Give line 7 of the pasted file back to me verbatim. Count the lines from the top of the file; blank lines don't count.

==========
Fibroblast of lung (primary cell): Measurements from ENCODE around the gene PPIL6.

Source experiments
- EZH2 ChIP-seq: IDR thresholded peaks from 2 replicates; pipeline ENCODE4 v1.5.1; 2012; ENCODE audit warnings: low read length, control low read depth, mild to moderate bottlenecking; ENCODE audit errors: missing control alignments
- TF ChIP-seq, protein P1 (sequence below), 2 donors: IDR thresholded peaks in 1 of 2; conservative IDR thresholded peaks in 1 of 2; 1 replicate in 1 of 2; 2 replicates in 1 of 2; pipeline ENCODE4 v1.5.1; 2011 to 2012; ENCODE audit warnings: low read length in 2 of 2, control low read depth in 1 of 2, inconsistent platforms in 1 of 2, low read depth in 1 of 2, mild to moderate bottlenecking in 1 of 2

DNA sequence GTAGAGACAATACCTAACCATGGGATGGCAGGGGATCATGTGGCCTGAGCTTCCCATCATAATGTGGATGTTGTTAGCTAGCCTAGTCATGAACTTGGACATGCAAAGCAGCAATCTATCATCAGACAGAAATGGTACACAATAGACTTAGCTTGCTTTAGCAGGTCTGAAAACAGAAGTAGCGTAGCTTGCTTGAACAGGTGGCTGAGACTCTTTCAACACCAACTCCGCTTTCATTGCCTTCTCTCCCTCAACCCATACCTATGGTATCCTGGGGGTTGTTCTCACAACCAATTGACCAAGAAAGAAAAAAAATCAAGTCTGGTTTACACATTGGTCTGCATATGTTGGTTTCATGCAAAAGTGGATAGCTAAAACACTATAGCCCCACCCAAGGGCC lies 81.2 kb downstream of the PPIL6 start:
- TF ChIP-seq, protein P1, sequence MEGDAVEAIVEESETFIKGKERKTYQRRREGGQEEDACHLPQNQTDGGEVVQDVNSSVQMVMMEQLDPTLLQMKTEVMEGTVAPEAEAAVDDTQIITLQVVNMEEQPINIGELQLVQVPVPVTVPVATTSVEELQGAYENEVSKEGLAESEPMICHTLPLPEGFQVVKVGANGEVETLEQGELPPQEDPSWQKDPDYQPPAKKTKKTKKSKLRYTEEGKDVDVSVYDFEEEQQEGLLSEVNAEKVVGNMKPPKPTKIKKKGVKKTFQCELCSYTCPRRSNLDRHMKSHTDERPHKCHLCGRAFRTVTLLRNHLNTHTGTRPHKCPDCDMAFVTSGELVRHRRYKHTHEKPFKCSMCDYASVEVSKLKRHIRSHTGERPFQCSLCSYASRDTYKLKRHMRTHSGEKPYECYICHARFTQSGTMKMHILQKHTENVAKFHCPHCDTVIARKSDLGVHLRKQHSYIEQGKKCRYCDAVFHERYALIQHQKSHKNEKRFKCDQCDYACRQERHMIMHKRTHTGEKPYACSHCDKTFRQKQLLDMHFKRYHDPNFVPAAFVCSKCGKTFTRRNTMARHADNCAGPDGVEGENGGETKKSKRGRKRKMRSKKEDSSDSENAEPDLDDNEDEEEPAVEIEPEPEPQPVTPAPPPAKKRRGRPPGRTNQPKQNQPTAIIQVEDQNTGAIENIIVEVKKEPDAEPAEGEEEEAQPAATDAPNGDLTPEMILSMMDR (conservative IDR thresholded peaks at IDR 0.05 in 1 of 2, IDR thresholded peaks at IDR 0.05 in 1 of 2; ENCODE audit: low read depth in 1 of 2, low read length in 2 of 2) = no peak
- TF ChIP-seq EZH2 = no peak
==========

- TF ChIP-seq EZH2 = no peak